The role of teacher intervention in preschoolers' peer conflicts is controversial, with one view suggesting that children should resolve conflicts on their own, and another that socialization accounts for conflict resolution's development. This study strives to clarify this issue using a short-term longitudinal, observational design to examine teacher intervention and 91 preschoolers aggressive competitive conflict. By delimiting the form of conflict, the study examines whether the role of teacher intervention varied by conflict behavior (e.g., physical and verbal aggression) and the form of conflict resolution. Results support the view that teacher intervention disrupts the conflict resolution cycle, especially in terms of preschoolers' on-going interaction and using alternatives to temporary separation. Implications for theory and practice are discussed.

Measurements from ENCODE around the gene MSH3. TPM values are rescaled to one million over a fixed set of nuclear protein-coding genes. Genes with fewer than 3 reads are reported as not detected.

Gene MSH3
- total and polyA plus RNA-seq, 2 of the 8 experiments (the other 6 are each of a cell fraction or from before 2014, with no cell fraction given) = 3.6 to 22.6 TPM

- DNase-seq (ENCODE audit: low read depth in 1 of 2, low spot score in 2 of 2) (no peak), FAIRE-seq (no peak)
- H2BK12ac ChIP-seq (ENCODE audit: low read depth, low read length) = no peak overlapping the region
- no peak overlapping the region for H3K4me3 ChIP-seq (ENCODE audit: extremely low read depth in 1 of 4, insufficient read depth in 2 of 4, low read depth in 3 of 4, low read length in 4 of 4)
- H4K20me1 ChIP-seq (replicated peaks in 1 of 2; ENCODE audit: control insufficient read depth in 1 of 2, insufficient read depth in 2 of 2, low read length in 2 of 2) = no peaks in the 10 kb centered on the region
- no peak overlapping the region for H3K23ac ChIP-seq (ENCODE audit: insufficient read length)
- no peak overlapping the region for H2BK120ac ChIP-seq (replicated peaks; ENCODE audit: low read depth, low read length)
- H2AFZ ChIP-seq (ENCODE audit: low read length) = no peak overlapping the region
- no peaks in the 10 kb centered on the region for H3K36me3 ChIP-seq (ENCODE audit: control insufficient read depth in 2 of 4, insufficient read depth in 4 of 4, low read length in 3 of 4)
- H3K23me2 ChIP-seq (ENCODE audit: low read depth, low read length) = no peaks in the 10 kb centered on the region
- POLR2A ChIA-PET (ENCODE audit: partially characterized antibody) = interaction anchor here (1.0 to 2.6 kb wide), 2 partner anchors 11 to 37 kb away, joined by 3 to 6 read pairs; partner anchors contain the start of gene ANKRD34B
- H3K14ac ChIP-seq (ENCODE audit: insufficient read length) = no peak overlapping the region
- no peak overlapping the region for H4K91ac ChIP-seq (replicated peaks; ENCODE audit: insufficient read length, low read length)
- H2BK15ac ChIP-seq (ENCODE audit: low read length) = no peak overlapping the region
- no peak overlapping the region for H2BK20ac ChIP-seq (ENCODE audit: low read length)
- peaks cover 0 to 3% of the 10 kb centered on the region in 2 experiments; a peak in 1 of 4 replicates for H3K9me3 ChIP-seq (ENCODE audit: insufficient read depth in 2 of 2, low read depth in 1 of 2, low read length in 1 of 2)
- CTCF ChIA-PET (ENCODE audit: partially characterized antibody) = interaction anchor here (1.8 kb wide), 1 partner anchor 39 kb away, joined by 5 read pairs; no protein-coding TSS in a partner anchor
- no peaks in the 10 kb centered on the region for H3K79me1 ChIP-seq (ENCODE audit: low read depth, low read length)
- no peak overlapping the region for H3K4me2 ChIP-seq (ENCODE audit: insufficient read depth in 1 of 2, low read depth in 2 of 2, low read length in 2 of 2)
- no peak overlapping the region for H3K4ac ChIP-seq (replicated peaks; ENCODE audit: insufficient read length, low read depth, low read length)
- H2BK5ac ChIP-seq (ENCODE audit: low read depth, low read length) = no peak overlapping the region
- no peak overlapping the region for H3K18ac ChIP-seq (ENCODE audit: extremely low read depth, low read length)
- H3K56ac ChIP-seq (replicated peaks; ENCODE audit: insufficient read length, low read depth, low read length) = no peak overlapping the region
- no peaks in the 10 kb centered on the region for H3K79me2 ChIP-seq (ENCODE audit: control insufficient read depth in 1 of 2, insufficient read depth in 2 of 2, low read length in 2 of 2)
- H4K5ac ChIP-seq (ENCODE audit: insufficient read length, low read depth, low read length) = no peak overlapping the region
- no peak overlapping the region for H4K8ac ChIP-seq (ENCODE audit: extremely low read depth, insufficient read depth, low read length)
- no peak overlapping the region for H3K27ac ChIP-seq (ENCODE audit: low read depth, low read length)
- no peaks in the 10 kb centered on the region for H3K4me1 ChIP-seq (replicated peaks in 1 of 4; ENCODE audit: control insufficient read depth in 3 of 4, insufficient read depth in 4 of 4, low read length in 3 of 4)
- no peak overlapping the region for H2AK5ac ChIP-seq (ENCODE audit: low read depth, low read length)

|Original language||English (US)|
|Number of pages||26|
|State||Published - Nov 1 2008|
- Conflict resolution
- Teacher intervention